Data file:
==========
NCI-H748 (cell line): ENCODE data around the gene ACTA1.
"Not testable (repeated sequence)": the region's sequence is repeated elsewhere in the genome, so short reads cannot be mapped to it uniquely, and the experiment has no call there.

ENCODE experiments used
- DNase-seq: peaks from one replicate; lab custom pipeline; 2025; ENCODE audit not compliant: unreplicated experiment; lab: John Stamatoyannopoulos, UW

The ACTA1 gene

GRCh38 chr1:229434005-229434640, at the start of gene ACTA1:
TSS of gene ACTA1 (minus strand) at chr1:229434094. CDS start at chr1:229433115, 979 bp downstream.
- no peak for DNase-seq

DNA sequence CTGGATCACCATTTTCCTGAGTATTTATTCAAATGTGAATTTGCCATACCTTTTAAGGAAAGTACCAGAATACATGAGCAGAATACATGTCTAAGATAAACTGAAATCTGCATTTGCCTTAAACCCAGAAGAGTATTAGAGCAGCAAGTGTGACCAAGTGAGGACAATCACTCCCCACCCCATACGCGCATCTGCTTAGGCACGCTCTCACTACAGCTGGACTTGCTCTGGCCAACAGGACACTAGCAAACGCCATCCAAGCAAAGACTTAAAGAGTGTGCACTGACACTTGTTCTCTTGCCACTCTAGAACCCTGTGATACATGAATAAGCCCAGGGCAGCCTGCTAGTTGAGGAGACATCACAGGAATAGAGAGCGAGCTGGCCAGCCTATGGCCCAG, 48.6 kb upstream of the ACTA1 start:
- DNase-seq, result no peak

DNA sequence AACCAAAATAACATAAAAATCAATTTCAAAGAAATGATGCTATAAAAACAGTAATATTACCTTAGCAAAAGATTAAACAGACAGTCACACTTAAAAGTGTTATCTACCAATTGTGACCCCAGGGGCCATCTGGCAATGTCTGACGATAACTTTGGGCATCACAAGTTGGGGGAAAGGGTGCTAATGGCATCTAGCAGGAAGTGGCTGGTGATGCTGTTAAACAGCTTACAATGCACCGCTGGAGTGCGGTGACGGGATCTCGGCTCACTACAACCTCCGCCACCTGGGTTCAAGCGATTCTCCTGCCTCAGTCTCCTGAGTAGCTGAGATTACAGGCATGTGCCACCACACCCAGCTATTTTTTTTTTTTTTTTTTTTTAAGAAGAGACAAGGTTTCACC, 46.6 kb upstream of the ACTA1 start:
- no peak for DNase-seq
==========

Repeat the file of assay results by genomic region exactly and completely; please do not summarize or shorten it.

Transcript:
NCI-H748 (cell line): ENCODE data around the gene ACTA1.
"Not testable (repeated sequence)": the region's sequence is repeated elsewhere in the genome, so short reads cannot be mapped to it uniquely, and the experiment has no call there.

ENCODE experiments used
- DNase-seq: peaks from one replicate; lab custom pipeline; 2025; ENCODE audit not compliant: unreplicated experiment; lab: John Stamatoyannopoulos, UW

The ACTA1 gene

GRCh38 chr1:229434005-229434640, at the start of gene ACTA1:
TSS of gene ACTA1 (minus strand) at chr1:229434094. CDS start at chr1:229433115, 979 bp downstream.
- no peak for DNase-seq

DNA sequence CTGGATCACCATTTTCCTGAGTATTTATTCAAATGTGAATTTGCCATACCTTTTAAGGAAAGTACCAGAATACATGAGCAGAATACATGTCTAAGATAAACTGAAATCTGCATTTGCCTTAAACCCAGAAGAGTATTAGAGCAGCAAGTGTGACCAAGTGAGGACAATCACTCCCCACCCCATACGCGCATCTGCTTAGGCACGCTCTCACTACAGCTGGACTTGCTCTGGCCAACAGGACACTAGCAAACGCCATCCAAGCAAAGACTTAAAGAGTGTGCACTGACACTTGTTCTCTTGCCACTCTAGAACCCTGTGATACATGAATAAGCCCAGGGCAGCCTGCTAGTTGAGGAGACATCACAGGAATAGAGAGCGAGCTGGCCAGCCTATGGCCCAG, 48.6 kb upstream of the ACTA1 start:
- DNase-seq, result no peak

DNA sequence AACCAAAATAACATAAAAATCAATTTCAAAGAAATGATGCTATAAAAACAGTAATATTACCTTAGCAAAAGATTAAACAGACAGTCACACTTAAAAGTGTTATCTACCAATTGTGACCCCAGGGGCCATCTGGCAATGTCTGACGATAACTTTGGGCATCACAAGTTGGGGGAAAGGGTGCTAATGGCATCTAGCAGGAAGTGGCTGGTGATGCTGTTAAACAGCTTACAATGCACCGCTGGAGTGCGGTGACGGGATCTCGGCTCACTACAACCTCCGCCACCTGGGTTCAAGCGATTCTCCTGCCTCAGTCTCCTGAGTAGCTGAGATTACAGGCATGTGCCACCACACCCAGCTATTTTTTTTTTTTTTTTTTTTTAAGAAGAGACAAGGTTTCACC, 46.6 kb upstream of the ACTA1 start:
- no peak for DNase-seq